DBMS Basics: Getting Started Guide

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Getting started with Database Management System.

In this video tutorial we’re trying our best to keep everything to the minimum, and make sure not to make it look complicated for beginners.

The tables and the normalization shown in the video are just for the purpose of demonstration.

dbms-basics

DBMS is a software system which helps in managing incoming data, organizes it and provides certain ways for the data to be modified and/or extracted by the users or other programs.

Some examples of Database Management System Software include MySQL, PostgreSQL, Microsoft Access, SQL Server, FileMaker, Oracle, RDBMS, dBASE, Clipper, and FoxPro.
Also: Some Native database systems that can be connected with PHP ?

Tables Relational databases are made up of relations, commonly known as TABLES.
Relationships exists between the tables and the data are inter-related by making use of Primary and Foreign keys.

Table Columns
It has unique names.
Each column has an associated datatype.
Columns are sometimes called as fields or attributes.

Table Rows
Each row in the table represents individual data.
Rows are also called as records or tuples.

Values
Every value must have the same data type, as specified by it’s column.

Key
To identify each row uniquely.
The identifying column in a table is called as key or primary key.

Schema
Complete set of table design for a database.
It’s like a blueprint for the database.

A Schema should show the tables along with their columns, and the primary and foreign keys. Usually primary key’s are underlines and foreign keys are italicized.

Database Management System: Basics


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Anomalies
Assume that we’re running an online store.
We’ve a order table.

If a person called Satish orders Apple iPad, Mac Book and a iPhone from our site.
We store his name and address and quantity of his order.

Next, Satish moves to a different place before we process the order, now we will need to update his address at 3 places!

Doing 3 times as much work. We may miss updating Satish’s address in some place, making the data inconsistent. This is called modification anomaly.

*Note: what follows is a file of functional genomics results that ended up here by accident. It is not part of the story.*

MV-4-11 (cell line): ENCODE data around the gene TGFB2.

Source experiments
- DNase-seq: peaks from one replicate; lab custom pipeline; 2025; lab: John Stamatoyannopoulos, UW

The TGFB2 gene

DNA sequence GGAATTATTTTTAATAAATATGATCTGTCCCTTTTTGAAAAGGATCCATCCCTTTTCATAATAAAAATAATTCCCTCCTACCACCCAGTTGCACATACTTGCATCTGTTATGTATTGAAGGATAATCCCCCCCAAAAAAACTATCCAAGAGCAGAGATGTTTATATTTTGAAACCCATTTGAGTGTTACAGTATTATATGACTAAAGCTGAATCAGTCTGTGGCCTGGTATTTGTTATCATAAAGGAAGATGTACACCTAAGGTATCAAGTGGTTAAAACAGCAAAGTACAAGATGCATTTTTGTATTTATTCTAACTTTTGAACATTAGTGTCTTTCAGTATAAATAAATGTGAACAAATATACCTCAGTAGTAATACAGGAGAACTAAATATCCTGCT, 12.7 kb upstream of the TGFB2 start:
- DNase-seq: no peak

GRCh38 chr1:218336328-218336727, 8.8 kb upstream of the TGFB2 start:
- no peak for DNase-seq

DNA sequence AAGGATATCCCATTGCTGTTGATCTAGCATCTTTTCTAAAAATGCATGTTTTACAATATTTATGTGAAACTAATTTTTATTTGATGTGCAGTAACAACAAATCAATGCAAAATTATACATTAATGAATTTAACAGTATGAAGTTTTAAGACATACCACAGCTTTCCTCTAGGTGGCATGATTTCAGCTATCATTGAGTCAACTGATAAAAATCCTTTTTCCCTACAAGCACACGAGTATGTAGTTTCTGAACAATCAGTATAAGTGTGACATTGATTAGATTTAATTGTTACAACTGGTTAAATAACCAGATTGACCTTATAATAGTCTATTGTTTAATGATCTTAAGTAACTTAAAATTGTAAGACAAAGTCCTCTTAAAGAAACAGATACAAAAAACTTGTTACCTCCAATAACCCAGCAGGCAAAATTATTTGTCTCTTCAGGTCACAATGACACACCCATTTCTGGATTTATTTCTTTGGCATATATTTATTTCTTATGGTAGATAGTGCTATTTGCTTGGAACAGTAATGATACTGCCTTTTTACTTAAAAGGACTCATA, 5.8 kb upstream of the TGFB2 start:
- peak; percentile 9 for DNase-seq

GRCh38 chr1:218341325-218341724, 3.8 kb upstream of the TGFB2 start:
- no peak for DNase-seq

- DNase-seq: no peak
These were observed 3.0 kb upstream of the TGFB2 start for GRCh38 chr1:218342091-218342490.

If we design our database table in this way, we’ll need to take the address of Satish each time he orders something from our online store. This way, we need to always make sure the address(data) is consistent across all the rows. If we do not take care, we may end up with conflicting data.
Ex: One row may indicate Satish to be living in Bangalore and another row may indicated Satish to be living in New York!
This scenario is called Insertion anomaly.

Once all the orders of Satish has been processed, we delete the records. This way, we no longer have Satish’s address. So we can’t send any promotional offers etc to Satish in the future. If he want’s to order something again from our online store, he need to enter his address again. This scenario is called deletion anomaly.

We could solve these anomaly problems by making use of Primary and Foreign key’s and by developing the skill/art of normalization.

Database normalization is the process of organizing the fields and tables of a relational database to minimize redundancy and dependency. Normalization usually involves dividing large tables into smaller (and less redundant) tables and defining relationships between them. The objective is to isolate data so that additions, deletions, and modifications of a field can be made in just one table and then propagated through the rest of the database using the defined relationships.

Primary Key
The PRIMARY KEY constraint uniquely identifies each record in a database table.
Primary keys must contain unique values.
A primary key column cannot contain NULL values.
Each table should have a primary key, and each table can have only ONE primary key.

Foreign Key
A foreign key is a field in a relational table that matches a candidate key of another table. The foreign key can be used to cross-reference tables.

Relationships
We’ll cover
one-one
one-many
many-many
relationships in coming video tutorials, with some real time examples.

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